Consulting with employees

One of the most important aspects of getting redundancy right is consultation.

In fact, it’s so important that failing to consult will almost always render a redundancy dismissal unfair — something set in stone by the courts more than 30 years ago (Polkey v AE Dayton Services [1988] ICR 142).

The process you need to follow — and how long you need to consult for — depends on how many people you anticipate making redundant. If it’s fewer than 20 people, consultation is generally straightforward.

But if you’re thinking about making more than 20 employees redundant, special ‘collective consultation’ rules apply. In a nutshell, they require you to consult with a recognised trade union,or to hold elections for employee representatives and consult with them instead. The consultation has to last for at least 30 days (45 days if you’re thinking of making more than 100 redundancies), and you’ve also got to notify the Government.

I go into detail about collective consultation in Module 7, but I’ll just focus here on consulting when fewer than 20 employees are involved. And this in a nutshell is what you must do:

1. Consult before you have fully formulated your proposals. You’ll need to have a good idea of what might happen, but it can’t be set in stone.

2. Give your employees meaningful information. You’ve got to give them enough that they understand the situation and can respond in a meaningful way.

3. Give them time to respond. Allow them time to take in what you’ve said, to think about how they want to respond, and to explain their position back to you. A rushed process is a bad process.

4. Listen to their suggestions. You’ve must think about their ideas fairly and sensibly. Even if there seems little alternative to making redundancies, the more the employer can show a shift in position in response to consultation, the easier it will be to show that it was a genuine exercise.

When do you start the consultation process?

Start as early as possible, while the proposals are still at a formative stage and can be changed based on employee feedback. If you consult after the decisions have been made and when it’s too late to change the number of redundancies or the selection scores, the consultation may be regarded as a sham. And that will mean it is unfair.

How long should consultation last?

The answer is, it depends. If you’re making a single person redundant, and there’s no alternative employment available, you can spend less time on consultation than if you’re going through a selection process to choose eight people from a pool of 15. With the former, you’re probably looking at a week. With the latter, it’ll take as long as it takes, which could easily be a four-week process.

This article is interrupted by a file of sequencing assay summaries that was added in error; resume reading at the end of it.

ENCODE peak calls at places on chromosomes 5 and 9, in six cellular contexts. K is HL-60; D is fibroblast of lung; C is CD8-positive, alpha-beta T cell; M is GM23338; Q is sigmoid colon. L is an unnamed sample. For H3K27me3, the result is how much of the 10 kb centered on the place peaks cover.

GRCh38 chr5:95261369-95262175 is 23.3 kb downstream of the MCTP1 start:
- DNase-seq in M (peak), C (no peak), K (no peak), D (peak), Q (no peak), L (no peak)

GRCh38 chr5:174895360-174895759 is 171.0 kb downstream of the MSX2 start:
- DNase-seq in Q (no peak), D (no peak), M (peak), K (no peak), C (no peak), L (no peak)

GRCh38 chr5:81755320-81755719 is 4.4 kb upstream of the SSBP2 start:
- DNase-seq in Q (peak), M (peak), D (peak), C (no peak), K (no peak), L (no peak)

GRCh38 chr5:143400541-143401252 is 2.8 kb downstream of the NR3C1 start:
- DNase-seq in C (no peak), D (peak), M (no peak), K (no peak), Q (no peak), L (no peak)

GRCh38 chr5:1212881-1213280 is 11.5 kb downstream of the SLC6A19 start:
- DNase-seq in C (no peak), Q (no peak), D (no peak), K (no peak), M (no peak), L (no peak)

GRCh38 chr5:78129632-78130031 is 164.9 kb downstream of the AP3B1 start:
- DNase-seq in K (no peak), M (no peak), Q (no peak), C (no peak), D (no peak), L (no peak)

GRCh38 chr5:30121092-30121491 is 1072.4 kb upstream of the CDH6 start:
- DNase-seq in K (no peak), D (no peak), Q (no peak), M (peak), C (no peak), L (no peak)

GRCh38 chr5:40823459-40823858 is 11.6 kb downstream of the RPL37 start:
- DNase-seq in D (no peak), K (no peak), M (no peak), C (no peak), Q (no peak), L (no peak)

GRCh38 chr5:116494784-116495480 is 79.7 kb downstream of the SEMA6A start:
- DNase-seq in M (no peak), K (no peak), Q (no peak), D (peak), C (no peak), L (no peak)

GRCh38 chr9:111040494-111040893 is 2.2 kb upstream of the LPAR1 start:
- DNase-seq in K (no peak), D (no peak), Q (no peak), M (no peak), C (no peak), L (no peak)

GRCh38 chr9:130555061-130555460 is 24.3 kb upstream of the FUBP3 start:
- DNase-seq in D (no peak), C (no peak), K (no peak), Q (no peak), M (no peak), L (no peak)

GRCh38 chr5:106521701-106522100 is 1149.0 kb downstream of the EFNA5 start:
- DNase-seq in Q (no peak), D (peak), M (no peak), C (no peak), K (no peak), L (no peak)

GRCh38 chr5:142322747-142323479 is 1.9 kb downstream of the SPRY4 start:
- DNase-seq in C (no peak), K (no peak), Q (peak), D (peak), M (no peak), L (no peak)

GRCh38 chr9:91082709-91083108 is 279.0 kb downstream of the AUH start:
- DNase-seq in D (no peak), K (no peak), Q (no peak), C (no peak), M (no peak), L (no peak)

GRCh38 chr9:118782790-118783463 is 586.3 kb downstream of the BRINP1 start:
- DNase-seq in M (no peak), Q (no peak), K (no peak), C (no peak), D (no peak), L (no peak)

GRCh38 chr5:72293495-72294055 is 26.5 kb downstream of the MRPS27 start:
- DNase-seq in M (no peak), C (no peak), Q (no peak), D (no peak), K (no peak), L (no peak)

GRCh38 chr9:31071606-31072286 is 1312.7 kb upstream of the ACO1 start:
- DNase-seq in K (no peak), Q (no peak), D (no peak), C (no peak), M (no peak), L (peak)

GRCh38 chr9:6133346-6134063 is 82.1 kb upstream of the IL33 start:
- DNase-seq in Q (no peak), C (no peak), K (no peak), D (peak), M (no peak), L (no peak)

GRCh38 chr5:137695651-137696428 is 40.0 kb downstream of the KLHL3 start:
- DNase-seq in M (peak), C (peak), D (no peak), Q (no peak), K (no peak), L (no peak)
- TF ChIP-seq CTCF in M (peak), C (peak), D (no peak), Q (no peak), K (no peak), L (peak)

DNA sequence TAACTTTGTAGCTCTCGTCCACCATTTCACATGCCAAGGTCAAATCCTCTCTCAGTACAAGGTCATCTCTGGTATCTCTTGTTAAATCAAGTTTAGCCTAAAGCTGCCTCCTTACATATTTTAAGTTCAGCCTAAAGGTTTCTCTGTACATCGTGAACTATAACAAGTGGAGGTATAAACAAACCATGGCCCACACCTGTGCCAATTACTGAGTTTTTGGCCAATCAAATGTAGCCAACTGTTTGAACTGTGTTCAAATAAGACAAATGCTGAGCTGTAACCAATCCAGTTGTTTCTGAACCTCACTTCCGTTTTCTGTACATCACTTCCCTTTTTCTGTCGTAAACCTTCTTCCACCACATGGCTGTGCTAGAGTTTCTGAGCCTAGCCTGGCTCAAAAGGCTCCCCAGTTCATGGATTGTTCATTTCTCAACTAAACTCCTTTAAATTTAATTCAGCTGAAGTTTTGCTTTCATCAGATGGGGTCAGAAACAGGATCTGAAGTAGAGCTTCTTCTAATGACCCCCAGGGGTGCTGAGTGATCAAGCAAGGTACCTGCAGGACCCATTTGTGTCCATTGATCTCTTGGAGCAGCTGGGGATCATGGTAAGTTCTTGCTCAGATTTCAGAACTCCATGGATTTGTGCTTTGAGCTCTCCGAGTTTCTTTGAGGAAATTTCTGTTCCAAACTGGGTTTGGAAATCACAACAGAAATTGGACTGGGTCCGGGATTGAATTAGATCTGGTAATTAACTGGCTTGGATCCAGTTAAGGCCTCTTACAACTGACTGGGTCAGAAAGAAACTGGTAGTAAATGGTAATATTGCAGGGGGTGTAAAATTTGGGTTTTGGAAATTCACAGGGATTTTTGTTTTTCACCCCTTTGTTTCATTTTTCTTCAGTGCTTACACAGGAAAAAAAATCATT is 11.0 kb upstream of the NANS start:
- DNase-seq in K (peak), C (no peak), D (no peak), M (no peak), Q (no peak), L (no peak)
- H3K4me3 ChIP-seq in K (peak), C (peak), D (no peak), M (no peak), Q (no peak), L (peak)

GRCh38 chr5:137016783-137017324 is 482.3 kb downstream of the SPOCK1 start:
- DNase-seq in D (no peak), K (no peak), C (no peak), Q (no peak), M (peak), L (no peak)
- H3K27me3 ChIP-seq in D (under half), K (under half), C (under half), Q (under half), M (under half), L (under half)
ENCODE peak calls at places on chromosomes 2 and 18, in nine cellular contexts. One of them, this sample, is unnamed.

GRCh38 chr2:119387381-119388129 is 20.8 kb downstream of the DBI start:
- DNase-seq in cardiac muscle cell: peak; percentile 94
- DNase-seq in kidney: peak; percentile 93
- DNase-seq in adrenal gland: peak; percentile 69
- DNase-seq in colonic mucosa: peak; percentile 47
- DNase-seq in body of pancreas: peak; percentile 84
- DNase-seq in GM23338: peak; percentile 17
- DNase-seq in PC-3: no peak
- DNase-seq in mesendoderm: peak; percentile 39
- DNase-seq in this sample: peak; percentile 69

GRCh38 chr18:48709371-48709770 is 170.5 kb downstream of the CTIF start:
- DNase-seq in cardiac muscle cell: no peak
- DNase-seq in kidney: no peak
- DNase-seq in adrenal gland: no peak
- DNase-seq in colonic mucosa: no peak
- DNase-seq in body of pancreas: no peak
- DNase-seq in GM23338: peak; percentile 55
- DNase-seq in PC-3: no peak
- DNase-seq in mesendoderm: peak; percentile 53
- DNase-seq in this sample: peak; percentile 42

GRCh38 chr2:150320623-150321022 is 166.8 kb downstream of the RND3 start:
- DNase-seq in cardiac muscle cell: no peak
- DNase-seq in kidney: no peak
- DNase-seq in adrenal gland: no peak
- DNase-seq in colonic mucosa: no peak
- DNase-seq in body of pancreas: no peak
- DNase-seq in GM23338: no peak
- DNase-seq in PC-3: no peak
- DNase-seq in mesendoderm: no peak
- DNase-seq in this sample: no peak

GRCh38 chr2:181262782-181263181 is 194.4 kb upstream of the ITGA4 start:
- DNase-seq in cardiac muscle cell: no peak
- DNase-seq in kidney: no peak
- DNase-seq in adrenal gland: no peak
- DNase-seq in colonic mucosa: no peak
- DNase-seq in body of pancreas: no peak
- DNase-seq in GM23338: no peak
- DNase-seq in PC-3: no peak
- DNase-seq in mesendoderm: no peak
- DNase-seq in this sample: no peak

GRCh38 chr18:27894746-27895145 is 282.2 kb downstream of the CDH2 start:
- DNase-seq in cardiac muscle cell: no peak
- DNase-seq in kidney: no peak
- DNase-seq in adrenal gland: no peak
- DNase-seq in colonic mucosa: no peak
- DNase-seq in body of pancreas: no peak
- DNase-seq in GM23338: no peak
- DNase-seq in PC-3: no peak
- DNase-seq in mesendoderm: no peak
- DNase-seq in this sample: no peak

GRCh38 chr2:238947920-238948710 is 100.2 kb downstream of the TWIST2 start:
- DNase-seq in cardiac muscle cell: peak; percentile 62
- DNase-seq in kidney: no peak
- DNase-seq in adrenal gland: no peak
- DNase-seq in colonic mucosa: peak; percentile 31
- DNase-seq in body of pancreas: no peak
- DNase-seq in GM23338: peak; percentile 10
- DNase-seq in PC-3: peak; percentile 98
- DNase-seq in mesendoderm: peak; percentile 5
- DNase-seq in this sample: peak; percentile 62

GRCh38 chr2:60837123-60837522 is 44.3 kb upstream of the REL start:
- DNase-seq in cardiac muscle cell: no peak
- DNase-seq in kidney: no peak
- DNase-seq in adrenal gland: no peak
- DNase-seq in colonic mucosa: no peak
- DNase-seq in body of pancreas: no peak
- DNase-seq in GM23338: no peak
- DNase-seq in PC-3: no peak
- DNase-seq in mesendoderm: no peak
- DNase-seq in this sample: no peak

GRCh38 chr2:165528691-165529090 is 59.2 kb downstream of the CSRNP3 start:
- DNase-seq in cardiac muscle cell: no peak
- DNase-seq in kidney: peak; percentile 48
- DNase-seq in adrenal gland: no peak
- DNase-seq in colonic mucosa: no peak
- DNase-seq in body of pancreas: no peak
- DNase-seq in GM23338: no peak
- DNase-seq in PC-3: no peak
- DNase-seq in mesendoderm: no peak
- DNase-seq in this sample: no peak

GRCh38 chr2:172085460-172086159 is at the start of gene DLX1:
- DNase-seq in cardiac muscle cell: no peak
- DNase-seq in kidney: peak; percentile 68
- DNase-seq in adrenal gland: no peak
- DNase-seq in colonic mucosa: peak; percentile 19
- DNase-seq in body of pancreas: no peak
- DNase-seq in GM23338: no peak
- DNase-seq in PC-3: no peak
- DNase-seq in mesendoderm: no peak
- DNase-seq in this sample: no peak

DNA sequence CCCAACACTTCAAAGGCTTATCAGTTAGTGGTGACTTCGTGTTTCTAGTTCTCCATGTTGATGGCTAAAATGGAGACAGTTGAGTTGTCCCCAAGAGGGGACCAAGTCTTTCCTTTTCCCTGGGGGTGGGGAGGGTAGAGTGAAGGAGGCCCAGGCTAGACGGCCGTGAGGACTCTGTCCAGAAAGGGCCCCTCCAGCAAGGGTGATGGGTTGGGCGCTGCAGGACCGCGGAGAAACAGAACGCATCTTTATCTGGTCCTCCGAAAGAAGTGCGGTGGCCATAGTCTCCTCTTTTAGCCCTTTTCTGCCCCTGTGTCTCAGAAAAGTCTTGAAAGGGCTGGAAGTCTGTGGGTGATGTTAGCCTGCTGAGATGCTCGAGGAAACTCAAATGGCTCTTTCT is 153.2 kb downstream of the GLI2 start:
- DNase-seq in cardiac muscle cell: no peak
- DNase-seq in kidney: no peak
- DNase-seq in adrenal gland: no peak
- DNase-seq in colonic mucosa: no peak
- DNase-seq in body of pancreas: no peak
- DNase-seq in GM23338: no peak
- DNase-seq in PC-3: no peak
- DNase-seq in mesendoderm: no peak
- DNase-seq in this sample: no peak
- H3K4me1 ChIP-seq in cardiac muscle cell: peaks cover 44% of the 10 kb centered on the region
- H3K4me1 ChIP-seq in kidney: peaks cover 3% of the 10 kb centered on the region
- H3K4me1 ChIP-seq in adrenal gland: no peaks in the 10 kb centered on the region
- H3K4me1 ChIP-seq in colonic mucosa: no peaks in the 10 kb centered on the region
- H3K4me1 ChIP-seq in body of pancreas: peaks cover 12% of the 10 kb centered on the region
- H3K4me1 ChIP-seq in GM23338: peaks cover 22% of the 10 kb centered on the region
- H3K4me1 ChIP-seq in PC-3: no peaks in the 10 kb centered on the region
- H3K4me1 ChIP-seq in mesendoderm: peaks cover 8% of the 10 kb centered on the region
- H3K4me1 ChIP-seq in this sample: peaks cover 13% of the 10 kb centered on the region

What do you need to cover?

There are four steps you need to cover when holding an individual consultation:

1. How you scored them — in Module 5, I look at the criteria you should use when creating a ‘selection pool’, which I cover in Module 4. This gives the employee the chance to argue their scores should be reassessed.

2. Any proposals the employee might put forward to avoid redundancy, such as job sharing or salary reduction.

3. Investigating whether there is any suitable alternative employment available —something I discuss in Module 8.

4. And just giving the employee a chance to say anything else they want.

Two good questions to end any consultation meeting with are:

1. Do you feel this has been a fair process?

2.. Is there anything else you’d like to say?

Normally, you will need at least two meetings before a decision to dismiss is confirmed. Always keep careful notes of the meetings, both of what you say, and of what they say.

There’s an increasing trend for employers to use an interview with the employee to make the actual assessment of who should be made redundant. What happens is that affected employees are asked to apply for the remaining roles, and the employer runs what amounts in effect to a recruitment exercise.

While doing this is not unfair in itself, it’s important to make sure that you don’t put too much weight on performance as interviews and assessments are essentially tools used to recruit new staff.

Consulting with people not in the workplace

You need to include people who are on long-term absence in the consultation process, such as those on maternity leave, on sickness leave, or on furlough. There may be special adjustments to be made when scoring them for things like performance and absence — I look at this in detail in Module 5 — and women on maternity leave have the benefit of special rules when it comes to being offered suitable alternative employment.

Some employers are currently worried that engaging in consultation will be ‘work’ and so will break furlough. If you are worried about it you can just pay them for the time involved in any consultation, and it won’t break furlough.

To carry out the consultation, you can invite them in but it’s often desirable to avoid face-to-face meetings with pregnant women or those on long-term sick. If that’s the case, you should consult using Zoom, Skype, or a similar platform, provided the employee has the chance to look at documents and prepare their response in advance.

Here are three top consultation tips...

1. Start the consultation process before finalising your redundancy plans

2. Always give employees a genuine chance to put forward alternative ideas

3. Don’t forget to include staff who are on long-term absence.